Skip to main content

For a craft that relies on the dead, taxidermy is thriving surprisingly well, even in this age of instant, multidimensional imaging.

LaVerne Holmes sits among his work at his shop in Mill Bay, B.C. Mr. Holmes has been a taxidermist for over 25 years.Chad Hipolito/The Globe and Mail

1 of 7

Terry Woodworth, who spent 25 years in the infantry division of the Canadian army, now runs Lagoon Taxidermy in Colwood on Vancouver Island, and his skill at restoring a life-like appearance to long dead wildlife is in high demand.Chad Hipolito/The Globe and Mail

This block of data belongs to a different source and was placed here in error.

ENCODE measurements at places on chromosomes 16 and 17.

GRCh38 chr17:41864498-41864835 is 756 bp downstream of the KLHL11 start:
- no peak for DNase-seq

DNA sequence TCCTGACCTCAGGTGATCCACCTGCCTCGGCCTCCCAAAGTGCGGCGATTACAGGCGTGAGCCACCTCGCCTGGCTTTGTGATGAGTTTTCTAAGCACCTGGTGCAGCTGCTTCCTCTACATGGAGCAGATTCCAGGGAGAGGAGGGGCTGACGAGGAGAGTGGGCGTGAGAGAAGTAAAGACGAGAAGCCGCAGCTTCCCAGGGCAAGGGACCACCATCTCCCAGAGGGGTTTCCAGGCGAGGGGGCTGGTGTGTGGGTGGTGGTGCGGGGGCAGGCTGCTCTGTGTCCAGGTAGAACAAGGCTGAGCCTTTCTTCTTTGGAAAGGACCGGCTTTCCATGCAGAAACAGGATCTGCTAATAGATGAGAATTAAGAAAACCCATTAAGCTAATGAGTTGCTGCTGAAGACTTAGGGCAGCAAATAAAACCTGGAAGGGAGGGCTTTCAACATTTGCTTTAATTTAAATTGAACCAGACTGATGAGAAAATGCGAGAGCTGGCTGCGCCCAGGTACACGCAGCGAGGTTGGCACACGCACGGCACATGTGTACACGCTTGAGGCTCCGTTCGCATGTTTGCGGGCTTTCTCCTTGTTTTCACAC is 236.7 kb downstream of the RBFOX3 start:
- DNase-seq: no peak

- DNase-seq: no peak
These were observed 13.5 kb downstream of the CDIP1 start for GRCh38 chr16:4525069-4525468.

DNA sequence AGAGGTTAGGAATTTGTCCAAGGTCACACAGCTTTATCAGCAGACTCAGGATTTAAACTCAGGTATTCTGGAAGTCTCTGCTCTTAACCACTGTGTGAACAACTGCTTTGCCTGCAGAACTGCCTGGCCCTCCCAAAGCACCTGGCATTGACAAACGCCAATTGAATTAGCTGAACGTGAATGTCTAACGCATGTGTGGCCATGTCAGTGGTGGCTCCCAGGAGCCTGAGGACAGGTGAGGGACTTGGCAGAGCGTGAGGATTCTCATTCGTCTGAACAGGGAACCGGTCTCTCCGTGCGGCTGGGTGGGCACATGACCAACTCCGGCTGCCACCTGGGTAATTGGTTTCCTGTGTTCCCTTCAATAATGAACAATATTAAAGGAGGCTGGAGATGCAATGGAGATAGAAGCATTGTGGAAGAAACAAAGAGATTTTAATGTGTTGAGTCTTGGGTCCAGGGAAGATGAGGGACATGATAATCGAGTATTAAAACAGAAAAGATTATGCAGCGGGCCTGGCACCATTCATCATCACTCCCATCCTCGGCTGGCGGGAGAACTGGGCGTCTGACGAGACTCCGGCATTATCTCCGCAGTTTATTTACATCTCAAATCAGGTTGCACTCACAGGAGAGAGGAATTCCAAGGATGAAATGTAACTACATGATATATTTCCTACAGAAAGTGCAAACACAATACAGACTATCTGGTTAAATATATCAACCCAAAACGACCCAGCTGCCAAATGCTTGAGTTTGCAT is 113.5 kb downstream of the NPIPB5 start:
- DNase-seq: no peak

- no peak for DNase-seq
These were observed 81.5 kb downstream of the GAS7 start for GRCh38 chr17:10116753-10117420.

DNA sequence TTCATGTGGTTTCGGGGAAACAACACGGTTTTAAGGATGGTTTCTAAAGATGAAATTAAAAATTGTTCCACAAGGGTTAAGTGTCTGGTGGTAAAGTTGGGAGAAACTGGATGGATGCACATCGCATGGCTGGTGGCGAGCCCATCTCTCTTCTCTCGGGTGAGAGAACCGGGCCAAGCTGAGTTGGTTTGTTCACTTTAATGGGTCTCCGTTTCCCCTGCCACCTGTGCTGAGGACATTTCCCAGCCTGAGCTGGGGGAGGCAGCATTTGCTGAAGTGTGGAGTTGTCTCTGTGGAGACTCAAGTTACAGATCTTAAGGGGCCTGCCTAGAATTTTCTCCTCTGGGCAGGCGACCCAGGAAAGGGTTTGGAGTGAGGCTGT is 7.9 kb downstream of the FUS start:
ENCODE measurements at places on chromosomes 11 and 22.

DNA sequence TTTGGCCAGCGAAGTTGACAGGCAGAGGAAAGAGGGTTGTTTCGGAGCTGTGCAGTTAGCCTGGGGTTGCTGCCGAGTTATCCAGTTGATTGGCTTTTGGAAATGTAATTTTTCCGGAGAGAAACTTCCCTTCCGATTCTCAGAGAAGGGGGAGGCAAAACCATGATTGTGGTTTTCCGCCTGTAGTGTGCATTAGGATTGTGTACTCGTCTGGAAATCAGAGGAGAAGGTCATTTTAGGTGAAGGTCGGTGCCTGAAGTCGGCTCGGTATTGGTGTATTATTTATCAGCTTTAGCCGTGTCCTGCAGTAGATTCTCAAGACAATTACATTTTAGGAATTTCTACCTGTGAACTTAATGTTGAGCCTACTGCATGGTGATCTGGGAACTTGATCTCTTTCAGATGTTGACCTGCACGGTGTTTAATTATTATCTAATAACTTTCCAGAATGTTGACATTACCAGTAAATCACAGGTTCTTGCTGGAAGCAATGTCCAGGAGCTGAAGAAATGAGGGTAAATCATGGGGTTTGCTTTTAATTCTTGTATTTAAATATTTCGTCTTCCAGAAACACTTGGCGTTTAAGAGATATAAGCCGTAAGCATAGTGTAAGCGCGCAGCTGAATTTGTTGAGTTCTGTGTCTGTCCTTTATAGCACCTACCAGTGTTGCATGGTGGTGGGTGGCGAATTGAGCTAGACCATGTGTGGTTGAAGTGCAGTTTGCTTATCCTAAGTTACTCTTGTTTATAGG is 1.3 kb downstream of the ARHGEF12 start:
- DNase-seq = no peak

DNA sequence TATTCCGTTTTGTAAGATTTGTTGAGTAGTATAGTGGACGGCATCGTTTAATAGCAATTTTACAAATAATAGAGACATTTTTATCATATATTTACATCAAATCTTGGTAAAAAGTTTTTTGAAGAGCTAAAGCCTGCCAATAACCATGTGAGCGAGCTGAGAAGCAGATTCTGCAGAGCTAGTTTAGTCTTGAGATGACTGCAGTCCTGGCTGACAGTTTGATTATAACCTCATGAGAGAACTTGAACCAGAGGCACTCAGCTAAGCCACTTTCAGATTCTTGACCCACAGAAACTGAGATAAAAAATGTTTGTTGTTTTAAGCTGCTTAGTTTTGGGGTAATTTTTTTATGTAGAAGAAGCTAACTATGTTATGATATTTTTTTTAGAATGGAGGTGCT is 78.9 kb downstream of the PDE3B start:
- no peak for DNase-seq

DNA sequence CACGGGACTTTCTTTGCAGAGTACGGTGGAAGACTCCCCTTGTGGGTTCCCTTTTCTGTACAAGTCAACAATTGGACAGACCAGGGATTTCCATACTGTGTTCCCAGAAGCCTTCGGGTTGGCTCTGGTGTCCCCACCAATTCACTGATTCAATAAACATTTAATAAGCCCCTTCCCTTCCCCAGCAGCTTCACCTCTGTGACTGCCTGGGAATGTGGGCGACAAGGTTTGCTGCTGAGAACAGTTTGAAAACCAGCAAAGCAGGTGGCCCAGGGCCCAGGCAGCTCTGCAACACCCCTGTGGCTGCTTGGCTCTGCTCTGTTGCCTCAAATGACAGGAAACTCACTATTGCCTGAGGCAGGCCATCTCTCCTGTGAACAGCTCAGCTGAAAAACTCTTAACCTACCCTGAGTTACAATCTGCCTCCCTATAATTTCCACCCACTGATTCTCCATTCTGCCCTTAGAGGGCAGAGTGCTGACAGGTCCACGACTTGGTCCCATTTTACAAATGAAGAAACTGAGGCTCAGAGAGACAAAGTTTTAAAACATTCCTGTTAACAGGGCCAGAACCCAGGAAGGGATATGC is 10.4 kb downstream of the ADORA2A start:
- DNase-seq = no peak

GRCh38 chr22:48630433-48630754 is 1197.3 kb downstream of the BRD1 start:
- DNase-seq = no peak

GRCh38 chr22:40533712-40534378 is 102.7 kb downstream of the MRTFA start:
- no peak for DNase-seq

2 of 7

Scott Barley uses an air brush to add detail around a bear’s nose.Chad Hipolito/The Globe and Mail

3 of 7

Glass eyes are collected to be used for birds, mammals and some reptiles.Chad Hipolito/The Globe and Mail

4 of 7

In the end, the California quail ends up in the lynx's mouth as part of the overall piece.Chad Hipolito/The Globe and Mail

5 of 7

A Russian brown bear destined for a museum in Chemainus, B.C., looks over Terry as he stretches out a hyena hide.Chad Hipolito/The Globe and Mail

6 of 7

LaVerne Holmes, left, and Terry Woodworth have nearly 50 years of taxidermy experience between them.Chad Hipolito/The Globe and Mail

7 of 7